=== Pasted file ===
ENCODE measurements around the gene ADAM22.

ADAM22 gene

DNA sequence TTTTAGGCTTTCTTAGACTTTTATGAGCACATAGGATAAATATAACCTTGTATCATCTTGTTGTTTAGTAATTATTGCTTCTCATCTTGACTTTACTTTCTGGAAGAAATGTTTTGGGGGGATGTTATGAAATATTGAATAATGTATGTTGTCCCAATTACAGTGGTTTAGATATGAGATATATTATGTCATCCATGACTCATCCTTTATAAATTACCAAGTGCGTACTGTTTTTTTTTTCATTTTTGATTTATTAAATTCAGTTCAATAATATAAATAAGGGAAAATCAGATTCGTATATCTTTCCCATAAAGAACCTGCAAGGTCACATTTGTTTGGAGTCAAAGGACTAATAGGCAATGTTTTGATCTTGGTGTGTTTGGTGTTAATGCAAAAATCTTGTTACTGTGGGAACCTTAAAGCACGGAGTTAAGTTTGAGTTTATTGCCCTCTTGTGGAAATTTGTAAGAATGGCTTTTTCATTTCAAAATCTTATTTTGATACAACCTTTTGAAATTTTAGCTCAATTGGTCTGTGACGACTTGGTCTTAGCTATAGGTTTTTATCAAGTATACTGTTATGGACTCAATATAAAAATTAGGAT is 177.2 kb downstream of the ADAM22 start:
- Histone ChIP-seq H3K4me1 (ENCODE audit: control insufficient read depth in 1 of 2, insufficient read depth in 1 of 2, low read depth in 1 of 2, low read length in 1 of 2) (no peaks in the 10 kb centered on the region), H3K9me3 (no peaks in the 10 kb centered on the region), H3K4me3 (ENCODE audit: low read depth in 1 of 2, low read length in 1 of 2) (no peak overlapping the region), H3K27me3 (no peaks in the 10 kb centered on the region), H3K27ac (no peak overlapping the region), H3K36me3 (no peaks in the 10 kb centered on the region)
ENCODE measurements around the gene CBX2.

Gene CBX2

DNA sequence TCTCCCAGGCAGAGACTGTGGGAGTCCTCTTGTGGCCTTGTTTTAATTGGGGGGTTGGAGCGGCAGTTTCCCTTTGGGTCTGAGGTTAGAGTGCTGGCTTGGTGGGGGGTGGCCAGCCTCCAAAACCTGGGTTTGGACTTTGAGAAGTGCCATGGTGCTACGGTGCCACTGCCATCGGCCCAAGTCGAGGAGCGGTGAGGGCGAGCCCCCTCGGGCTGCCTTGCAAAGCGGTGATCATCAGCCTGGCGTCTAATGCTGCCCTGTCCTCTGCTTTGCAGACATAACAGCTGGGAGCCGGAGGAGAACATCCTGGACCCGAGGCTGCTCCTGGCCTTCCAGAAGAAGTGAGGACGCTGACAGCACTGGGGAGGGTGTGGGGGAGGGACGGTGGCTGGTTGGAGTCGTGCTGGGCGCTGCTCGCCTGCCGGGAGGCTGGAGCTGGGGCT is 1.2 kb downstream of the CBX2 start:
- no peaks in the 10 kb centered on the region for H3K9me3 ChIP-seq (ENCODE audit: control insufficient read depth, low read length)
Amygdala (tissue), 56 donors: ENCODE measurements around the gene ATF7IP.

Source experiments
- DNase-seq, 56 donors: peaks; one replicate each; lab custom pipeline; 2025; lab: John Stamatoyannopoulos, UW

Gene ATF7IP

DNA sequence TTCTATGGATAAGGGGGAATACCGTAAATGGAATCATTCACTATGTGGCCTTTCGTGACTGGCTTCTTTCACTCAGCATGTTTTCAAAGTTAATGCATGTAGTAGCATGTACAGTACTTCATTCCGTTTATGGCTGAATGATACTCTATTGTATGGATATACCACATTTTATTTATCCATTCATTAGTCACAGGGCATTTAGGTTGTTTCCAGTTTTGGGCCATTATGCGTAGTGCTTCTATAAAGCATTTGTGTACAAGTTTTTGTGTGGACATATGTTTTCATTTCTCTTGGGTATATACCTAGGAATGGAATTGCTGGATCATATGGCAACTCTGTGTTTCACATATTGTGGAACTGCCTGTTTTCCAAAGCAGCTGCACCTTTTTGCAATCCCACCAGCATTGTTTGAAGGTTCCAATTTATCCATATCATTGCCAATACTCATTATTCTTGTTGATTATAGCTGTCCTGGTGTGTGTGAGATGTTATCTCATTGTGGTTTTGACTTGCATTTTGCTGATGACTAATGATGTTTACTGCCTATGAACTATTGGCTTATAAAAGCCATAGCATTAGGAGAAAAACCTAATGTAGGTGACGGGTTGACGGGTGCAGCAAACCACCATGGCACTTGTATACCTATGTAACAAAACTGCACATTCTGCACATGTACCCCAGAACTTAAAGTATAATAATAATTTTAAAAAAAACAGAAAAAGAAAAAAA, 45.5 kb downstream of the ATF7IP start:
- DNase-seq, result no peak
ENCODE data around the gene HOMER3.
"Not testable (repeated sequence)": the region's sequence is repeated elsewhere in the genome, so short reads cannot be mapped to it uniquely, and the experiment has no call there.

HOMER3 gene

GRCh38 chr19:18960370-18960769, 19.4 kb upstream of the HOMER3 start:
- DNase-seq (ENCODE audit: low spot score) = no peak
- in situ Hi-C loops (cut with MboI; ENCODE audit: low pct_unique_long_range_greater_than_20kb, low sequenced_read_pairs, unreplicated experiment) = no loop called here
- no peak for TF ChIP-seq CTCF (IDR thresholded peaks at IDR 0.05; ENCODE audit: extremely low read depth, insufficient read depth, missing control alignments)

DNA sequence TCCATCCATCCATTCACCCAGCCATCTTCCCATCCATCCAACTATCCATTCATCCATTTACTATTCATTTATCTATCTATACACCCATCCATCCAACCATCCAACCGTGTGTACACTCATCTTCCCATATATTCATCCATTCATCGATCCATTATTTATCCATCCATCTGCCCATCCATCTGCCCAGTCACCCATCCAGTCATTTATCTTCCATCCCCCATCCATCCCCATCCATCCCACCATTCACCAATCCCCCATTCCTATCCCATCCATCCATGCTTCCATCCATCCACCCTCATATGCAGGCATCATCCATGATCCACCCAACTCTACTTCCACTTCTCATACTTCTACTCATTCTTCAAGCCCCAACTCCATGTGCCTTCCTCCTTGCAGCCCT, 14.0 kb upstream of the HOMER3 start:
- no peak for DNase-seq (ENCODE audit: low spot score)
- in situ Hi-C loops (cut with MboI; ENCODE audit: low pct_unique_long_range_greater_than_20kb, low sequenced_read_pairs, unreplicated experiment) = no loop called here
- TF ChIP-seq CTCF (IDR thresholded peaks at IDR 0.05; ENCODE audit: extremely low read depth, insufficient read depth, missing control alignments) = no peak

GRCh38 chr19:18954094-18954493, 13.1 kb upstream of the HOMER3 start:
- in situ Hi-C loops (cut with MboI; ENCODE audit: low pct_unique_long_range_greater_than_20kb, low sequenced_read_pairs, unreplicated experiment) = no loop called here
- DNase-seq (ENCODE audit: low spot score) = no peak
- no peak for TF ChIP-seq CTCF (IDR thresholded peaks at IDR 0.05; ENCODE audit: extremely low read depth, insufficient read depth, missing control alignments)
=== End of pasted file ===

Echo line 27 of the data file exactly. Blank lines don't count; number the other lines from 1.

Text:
- in situ Hi-C loops (cut with MboI; ENCODE audit: low pct_unique_long_range_greater_than_20kb, low sequenced_read_pairs, unreplicated experiment) = no loop called here